“Whoso would be a man must be a nonconformist” – Ralph Waldo Emerson

If you’ve hung around the ol’ TTP blog for long, you’ve inevitably heard me drone-on (and on and on…) about my beloved fixie.  What’s the allure, you ask — I mean, Chrissakes, it’s just a friggin’ bicycle, right?

Au contraire, my good friend; the fixie is to cycling, as Vibrams are to running.  You don’t so much ride a fixie as you tango with it; jockey, machine, and environment all inextricably connected in the dance.  And as an added bonus, the fixie, by it’s very nature, screams of mixed-intensity bursts of exertion — commonly referred to in the parlance of physical culture as High Intensity Interval Training (HIIT).   Looking for a primal cycling experience?  Look no further than the fixed-speed bicycle.  Short, intermittent bursts of high power output interspersed with longer bursts of moderate-level power output, starts, stops; all chaos, all fractal in nature. Very primal.

So that’s an experienced rider’s take.  Want a newbie’s impression of the fixie experience?  Here’s an informative fixie article, from Mary Buckheit, of ESPN.com.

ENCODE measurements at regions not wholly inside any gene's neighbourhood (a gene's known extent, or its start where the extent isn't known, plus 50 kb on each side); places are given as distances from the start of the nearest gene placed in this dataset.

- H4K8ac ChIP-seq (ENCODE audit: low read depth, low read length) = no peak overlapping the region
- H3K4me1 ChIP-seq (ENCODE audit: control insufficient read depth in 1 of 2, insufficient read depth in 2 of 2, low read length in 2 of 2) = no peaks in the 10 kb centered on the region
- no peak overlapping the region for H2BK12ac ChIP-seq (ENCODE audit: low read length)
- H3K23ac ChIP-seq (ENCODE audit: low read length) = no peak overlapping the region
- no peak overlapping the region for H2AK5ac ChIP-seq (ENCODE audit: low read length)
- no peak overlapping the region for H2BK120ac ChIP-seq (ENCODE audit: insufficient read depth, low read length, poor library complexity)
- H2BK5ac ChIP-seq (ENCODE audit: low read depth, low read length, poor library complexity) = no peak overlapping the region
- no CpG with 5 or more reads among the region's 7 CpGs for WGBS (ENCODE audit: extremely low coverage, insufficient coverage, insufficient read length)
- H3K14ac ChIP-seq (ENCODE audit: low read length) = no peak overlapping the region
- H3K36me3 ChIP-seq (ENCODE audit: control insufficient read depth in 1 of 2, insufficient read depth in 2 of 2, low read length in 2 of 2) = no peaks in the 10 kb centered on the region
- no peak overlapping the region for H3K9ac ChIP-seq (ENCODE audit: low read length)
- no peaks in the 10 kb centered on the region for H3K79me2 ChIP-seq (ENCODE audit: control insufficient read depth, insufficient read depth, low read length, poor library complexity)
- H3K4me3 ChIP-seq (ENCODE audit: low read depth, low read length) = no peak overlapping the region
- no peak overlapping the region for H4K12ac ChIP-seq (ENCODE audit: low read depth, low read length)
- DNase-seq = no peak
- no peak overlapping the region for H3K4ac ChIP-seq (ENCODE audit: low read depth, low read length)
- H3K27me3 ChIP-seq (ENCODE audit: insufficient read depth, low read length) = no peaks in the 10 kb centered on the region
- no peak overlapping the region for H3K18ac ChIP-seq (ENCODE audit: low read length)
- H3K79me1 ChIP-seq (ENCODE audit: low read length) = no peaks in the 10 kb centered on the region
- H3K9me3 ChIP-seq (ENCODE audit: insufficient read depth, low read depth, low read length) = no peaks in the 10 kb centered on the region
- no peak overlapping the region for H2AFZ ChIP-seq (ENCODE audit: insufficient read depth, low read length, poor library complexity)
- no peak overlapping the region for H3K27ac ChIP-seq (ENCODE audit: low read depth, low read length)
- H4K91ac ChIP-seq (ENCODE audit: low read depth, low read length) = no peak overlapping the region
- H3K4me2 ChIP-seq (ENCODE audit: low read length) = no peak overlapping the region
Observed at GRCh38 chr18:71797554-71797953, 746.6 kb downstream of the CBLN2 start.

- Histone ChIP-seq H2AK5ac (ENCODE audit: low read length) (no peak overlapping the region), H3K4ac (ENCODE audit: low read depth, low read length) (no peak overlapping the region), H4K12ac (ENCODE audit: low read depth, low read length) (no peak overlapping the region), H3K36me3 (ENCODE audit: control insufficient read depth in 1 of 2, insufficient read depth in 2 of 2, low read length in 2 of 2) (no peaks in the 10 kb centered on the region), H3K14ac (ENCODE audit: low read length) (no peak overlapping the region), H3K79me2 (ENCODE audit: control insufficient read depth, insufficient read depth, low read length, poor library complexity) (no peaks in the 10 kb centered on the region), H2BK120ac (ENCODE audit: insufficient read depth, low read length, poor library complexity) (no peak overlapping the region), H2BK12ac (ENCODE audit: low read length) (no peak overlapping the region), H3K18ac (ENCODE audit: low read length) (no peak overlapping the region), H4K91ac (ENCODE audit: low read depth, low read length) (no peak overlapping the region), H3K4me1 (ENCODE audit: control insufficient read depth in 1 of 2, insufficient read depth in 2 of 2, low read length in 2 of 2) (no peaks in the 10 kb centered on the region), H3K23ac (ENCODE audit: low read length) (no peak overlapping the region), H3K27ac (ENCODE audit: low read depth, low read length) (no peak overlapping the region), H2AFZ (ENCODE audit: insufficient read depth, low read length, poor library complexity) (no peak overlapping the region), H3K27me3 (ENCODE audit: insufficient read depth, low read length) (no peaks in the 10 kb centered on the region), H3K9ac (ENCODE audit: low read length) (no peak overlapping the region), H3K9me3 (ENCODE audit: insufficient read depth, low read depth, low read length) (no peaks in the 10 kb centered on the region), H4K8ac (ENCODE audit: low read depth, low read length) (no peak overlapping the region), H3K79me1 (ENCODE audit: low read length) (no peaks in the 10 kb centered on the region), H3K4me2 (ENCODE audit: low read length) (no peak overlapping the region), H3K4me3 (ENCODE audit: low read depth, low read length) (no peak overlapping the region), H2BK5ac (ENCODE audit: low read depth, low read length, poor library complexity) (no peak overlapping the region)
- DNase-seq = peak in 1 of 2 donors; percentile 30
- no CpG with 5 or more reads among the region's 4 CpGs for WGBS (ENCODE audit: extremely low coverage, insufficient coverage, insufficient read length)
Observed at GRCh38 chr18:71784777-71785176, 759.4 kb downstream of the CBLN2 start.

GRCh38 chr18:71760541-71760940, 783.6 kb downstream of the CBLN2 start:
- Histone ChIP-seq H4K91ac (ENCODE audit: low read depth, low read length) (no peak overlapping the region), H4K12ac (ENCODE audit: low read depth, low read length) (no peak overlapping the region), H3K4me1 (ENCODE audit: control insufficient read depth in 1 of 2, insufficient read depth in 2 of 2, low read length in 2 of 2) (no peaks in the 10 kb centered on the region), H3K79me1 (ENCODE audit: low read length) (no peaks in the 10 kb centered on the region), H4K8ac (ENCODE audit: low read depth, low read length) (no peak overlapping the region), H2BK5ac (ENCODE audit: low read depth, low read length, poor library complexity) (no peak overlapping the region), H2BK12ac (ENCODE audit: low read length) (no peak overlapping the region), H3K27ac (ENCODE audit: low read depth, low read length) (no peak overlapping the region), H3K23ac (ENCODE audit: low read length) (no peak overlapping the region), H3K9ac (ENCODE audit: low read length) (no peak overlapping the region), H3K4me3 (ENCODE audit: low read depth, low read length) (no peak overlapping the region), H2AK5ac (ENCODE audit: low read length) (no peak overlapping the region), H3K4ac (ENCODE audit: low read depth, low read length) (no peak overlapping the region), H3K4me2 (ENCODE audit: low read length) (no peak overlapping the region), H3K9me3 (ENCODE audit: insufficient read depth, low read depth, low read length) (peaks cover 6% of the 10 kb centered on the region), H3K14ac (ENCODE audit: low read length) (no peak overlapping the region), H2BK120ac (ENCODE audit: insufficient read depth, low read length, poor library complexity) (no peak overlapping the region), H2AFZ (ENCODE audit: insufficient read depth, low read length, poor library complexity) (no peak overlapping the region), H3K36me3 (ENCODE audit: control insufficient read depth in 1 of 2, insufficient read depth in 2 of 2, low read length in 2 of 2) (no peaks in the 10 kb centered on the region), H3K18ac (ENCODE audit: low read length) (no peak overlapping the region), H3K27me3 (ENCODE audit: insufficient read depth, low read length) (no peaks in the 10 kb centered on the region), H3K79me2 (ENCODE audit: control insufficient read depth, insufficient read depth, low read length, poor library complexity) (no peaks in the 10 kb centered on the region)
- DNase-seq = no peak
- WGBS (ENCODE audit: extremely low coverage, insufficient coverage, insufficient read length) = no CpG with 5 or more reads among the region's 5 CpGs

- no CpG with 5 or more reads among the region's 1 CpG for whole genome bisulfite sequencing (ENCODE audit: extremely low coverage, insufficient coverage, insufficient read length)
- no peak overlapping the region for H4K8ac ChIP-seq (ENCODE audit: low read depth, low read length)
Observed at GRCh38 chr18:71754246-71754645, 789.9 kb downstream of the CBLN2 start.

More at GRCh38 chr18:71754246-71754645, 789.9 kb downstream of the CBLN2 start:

“…for those keeping score at home, that’s one bike, one gear, one brake (if any)…”
– Mary Buckheit, ESPN.com

And hey, check this out — it’s so much fun, even Lance Armstrong loves a fixie  🙂  Saddle one up, and you’ll be forever changed.

Nothing can really impart to you the unique fixie feel, short of actually climbing on board and taking one for a spin.  The following clip, though, does a good job of portraying the essence and fun-loving spirit of the fixie experience.  Notice the plug near the end (beneath the bill of one of the rider’s cap) for Mellow Johnny’s — is it safe yet to call Mellow Johnny’s an Austin institution?  Well, how ’bout we just say that it’s my favorite Austin bike shop, and leave it at that?

[youtube=http://www.youtube.com/watch?v=aNCPEzdZs5s&NR=1]

Oh yeah, and one of my favorite fixie porn sites, here.

A Weekend’s Worth of HIIT

Fixie, Vibrams, a sled and an open field; this is gonna be good!

So the theme for this past weekend was many, many, many short HIIT bursts, from Friday evening until Sunday night.  Friday after work I sprinted (fixie, that is — Vibram sprints came later in the weekend) to the coffee shop, read for a while (Einstein’s God — fantastic read, by the way), then from there to a friend’s house for dinner (low country boil!), then from there, back home again (night time riding!).  Saturday and Sunday was much the same — I dare say I racked-up a good 15 rides (15 to 30 minutes or so a pop).  I also performed plenty of barefooted sprints and variety of of sled pulls and drags over the weekend as well.  I can’t really quantify any of this other than to say, again, it was all done in short bursts of high-intensity effort, followed by full recovery.  It was a weekend full of high-intensity, active play.

The one thing I can quantify was a Saturday gym session (following a barefooted sprint session) that shaped-up like this: